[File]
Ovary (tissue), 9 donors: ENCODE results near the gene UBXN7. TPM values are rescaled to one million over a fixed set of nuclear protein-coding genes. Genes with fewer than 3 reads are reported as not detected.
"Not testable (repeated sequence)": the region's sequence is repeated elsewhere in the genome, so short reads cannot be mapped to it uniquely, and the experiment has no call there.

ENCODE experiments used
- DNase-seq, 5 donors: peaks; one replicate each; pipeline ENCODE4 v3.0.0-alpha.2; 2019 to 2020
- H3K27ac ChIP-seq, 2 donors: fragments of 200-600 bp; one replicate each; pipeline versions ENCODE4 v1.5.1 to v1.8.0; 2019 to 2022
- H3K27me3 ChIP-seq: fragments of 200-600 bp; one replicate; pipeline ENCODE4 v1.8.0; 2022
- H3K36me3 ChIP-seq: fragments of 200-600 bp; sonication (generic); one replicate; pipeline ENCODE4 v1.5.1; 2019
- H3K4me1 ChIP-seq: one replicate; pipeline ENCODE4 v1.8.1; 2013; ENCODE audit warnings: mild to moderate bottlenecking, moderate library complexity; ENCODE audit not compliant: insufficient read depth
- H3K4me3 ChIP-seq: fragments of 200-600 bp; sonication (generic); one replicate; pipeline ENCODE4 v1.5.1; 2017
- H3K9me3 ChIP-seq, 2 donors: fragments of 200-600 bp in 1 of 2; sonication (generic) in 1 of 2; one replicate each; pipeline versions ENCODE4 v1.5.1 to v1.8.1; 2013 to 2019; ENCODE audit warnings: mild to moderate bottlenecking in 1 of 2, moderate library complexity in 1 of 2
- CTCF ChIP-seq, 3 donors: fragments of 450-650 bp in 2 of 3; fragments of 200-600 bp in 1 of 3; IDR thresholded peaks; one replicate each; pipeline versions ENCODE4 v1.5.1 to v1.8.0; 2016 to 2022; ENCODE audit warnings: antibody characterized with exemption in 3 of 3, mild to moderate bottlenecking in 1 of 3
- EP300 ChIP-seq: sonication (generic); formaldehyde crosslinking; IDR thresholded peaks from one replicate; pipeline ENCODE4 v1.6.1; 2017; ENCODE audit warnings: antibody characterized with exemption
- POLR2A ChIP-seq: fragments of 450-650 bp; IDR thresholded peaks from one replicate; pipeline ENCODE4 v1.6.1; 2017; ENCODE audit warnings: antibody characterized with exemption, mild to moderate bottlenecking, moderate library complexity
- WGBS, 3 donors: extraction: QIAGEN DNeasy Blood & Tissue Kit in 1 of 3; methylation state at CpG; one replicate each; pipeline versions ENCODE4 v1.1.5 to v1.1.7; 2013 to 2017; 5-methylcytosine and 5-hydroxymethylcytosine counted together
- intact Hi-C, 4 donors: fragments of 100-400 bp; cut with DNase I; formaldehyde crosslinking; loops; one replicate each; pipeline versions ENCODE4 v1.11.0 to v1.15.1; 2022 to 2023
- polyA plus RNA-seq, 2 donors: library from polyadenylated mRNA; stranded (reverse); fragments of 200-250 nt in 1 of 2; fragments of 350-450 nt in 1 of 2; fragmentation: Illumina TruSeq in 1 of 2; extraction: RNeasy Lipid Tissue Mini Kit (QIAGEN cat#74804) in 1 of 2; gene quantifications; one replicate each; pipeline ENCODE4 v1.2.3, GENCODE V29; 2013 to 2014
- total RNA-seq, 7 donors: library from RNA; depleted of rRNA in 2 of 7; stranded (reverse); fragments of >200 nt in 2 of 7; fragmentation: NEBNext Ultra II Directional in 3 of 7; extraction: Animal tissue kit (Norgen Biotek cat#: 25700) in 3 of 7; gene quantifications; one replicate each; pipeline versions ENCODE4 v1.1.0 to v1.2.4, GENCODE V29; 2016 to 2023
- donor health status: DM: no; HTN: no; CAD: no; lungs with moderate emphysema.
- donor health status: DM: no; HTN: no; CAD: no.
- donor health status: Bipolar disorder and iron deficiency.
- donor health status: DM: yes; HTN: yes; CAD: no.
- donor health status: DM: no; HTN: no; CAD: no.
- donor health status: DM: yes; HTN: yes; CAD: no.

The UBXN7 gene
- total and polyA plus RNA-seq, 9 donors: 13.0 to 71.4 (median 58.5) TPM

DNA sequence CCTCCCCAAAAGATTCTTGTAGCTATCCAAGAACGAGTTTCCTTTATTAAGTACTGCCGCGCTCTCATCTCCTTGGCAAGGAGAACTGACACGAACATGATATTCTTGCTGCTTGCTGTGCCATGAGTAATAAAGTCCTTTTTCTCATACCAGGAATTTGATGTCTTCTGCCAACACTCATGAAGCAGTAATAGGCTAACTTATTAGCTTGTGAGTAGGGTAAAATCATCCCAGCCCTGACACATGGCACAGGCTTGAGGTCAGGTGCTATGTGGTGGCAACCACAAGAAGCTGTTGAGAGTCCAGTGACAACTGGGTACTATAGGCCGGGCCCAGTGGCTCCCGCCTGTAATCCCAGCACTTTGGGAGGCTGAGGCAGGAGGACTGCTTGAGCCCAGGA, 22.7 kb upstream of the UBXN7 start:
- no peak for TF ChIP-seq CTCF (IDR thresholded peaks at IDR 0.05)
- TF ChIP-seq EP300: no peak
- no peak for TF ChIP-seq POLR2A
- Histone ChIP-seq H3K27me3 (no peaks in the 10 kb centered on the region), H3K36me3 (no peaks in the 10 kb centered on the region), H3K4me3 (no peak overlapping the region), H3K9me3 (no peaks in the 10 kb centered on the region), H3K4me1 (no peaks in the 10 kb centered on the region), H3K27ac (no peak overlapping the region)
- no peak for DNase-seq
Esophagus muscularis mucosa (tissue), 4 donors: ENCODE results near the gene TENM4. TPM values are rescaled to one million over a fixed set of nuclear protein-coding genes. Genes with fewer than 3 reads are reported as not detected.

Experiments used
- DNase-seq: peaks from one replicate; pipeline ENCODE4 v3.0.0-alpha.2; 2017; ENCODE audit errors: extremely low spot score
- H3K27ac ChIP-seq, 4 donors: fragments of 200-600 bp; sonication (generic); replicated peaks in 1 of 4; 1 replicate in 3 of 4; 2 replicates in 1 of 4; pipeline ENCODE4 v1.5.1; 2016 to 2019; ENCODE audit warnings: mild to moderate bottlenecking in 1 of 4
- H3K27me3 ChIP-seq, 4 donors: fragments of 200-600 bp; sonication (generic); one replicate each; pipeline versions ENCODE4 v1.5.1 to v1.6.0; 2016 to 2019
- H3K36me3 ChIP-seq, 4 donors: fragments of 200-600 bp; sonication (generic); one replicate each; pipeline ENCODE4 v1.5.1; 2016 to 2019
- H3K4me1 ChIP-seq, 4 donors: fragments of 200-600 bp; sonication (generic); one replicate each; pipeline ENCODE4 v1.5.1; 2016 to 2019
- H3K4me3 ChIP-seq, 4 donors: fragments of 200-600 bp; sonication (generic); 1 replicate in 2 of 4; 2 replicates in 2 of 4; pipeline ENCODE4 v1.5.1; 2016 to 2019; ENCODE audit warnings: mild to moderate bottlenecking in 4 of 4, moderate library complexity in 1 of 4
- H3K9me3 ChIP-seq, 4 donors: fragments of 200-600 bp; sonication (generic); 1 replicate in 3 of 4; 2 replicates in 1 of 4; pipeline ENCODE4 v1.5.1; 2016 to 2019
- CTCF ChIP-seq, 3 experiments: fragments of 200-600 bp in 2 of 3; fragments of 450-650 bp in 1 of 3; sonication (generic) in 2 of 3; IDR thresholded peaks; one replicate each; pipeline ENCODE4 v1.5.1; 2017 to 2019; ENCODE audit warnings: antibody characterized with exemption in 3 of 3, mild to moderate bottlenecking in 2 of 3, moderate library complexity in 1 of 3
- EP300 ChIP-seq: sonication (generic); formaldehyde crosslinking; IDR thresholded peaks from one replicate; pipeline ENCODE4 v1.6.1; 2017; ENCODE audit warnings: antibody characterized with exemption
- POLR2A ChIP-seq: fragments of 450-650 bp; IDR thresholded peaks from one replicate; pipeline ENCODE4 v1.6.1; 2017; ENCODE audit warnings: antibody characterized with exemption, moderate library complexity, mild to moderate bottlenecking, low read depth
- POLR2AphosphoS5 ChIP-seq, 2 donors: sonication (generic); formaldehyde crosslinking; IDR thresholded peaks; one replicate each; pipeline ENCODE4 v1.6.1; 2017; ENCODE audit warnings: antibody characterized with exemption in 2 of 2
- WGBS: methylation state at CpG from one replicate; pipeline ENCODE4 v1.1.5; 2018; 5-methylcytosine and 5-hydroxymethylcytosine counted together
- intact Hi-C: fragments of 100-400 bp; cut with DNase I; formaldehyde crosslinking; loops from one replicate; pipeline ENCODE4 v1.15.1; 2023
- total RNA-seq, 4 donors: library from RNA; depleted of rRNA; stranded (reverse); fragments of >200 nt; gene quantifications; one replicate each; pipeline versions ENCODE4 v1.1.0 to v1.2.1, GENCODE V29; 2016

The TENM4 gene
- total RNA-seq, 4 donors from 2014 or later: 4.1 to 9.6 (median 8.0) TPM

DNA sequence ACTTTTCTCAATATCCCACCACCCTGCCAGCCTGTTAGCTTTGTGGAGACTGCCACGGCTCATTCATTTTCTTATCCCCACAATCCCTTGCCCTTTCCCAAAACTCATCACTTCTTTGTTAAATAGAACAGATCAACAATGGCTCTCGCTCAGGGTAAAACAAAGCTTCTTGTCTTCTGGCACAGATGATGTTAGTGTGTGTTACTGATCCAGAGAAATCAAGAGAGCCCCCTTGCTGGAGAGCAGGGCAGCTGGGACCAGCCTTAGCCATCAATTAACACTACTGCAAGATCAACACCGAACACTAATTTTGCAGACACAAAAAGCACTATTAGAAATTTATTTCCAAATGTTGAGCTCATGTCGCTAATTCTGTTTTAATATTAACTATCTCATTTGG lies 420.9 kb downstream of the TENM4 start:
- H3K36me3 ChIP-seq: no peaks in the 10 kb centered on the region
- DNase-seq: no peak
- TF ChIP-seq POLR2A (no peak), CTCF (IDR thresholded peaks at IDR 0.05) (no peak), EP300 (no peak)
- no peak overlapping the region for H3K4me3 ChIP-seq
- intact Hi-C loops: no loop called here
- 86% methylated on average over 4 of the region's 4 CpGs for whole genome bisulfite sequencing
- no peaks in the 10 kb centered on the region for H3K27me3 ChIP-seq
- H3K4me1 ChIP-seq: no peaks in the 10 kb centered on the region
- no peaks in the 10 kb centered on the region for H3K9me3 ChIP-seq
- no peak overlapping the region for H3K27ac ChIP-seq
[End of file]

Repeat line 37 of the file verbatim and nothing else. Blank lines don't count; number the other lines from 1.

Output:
- H3K36me3 ChIP-seq, 4 donors: fragments of 200-600 bp; sonication (generic); one replicate each; pipeline ENCODE4 v1.5.1; 2016 to 2019